By Father Al Spilly, C.PP.S.
Several years ago I began a retreat for a community of women religious. The campus included the residence of retired Sisters, who, while not required, were invited to sit in on the conferences. The theme of the retreat was the biblical concept of reconciliation.
During the first conference an 85-year-old retired Sister sat in the front row — with a seemingly permanent scowl on her face, and her arms crossed across her chest as though ready for a good fight. I was a bit distracted! After the conference she immediately approached me and said forcefully, in a gravelly voice, “I’m not making this retreat, but I want to talk to you!” There was a parlor next to the conference room, and I thought we’d better get this over with. So, I ushered her into the nice, bright room and offered her a chair opposite me. She began: “Reconciliation, reconciliation, reconciliation! I’ve got it up to here with reconciliation!” — indicating her chin. My first reaction was to point out gently that she need not make the retreat. However, she surprised me by adding: “But I never recognized my need for it until this morning. I did not have a word for my experience.” Alienation was the key term. Over the next hour and a half she told me about her life’s experience, beginning in her early days with her family and extending to the present. Lots of alienation, anger, frustration, isolation.
The classical biblical concept of sin is that it has consequences — alienation in four relationships: within oneself and with others, the land, and God. When God made a covenant with Israel at Mt. Sinai, God promised to take care of the people in every way. On their part, they were to observe torah (a Hebrew word usually translated as “law”). The purpose of the commandments is to establish, maintain and restore (when necessary) right or just relationships. Justice is the prerequisite to peace (shalom). The covenant is sealed with a blood ritual, the blood of a bull poured on the altar (representing God) and sprinkled on all the people — to indicate that new life now flows from God into the people.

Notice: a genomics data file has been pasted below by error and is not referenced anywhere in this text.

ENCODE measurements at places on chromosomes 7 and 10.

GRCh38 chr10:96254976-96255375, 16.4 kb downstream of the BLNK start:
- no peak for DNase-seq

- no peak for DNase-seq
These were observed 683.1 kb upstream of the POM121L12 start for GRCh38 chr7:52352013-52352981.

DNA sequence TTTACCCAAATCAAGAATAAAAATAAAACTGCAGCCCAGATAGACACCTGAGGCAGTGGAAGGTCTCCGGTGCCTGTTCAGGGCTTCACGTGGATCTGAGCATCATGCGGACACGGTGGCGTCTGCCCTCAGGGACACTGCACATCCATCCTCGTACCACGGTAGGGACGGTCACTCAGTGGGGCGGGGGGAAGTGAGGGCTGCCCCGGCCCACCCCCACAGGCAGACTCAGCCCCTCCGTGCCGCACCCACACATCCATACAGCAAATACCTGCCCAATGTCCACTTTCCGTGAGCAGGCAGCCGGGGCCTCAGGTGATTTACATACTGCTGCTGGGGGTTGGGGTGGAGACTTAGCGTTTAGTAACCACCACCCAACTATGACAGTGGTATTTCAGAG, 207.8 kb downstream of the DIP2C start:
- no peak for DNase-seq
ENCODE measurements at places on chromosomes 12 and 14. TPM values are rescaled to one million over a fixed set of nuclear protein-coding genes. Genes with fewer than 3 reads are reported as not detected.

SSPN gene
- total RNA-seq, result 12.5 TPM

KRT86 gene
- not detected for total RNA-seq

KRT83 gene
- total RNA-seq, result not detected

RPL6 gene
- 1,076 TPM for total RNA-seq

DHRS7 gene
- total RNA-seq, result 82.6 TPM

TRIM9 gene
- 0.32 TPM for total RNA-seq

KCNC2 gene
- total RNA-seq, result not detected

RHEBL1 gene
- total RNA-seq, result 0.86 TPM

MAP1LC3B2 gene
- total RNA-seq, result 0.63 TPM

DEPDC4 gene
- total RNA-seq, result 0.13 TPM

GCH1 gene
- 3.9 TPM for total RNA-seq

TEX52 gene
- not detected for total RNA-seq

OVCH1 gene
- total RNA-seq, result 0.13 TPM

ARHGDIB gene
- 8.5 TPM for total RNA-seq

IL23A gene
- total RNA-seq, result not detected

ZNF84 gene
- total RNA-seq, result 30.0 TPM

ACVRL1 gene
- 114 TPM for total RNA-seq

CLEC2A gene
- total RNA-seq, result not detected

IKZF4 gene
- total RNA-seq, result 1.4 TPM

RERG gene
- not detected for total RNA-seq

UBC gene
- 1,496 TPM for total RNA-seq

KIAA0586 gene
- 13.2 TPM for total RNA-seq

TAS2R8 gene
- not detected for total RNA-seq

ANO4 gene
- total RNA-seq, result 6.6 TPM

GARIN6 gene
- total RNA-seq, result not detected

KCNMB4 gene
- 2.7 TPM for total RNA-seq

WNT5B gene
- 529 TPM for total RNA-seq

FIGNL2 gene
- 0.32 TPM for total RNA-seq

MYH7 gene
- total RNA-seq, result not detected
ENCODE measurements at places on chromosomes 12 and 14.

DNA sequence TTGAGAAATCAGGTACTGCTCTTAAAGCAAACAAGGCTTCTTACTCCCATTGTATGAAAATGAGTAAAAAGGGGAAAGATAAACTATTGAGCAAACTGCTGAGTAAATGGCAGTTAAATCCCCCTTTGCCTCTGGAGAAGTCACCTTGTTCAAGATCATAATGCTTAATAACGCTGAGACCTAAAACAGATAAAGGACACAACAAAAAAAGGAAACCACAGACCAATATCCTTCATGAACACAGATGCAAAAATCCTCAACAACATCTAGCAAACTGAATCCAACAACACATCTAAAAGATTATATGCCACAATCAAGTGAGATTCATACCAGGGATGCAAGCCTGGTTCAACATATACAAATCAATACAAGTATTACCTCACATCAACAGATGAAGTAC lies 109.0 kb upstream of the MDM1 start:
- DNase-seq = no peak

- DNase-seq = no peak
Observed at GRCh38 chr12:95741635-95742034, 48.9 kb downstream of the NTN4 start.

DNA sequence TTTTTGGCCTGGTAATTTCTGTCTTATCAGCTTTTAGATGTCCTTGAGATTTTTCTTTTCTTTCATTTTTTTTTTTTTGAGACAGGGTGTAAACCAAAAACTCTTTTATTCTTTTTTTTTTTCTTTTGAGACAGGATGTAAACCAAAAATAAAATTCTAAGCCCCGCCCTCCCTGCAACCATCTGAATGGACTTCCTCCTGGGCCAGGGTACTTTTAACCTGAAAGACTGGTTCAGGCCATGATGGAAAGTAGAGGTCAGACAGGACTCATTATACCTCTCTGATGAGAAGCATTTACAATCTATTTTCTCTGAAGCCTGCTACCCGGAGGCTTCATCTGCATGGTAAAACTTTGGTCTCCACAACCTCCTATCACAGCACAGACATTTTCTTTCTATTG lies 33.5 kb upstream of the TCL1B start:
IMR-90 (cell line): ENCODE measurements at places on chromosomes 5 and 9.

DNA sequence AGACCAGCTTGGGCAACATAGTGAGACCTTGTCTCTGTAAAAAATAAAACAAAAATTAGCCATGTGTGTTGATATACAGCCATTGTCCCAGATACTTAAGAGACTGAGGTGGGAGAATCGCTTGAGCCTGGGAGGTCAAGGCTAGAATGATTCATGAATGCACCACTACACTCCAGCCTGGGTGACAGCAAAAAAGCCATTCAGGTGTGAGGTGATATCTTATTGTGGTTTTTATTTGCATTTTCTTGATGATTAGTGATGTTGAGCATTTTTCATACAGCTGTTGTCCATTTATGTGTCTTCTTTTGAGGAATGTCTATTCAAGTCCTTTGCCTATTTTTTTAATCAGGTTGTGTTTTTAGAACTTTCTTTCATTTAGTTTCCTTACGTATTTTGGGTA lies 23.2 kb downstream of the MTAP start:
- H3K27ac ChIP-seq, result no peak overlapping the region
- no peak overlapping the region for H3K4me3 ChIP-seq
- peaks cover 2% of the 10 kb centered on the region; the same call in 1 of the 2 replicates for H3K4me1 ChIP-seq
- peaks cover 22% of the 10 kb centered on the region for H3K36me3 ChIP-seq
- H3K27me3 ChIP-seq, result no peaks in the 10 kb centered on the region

Jesus emphasizes the purpose of the Law in the Sermon on the Mount, getting at the underlying causes of sin — what we have called the “capital” sins. Unrestrained anger easily leads to murder. Lying disrupts trust in a family or community — or among nations.
When Jesus is asked which of the 613 prescriptions of torah is the greatest, he quotes Leviticus (love God totally) and Deuteronomy (love one’s neighbor as oneself). The torah has to be applied to new circumstances in every generation, relying on the wisdom of the past. It is sometimes easy to play one commandment against another, but this often frustrates the true purpose of the law: reconciling those who have been alienated.
The new (or better, renewed covenant) was sealed with the shedding of Jesus’ Precious Blood. It reminds us of the unconditional, enduring love God has for each of us and all of us — without exception. It also calls us as missionary disciples to be reconcilers in a world that desperately needs healing, reconciliation, renewal. The Holy Spirit will help us do precisely this if we keep our focus on the word of God and live as people with hope and trust in God’s care and ability to set things right.
Oh, my elderly women religious friend made the rest of the retreat — with a seemingly permanent smile on her face!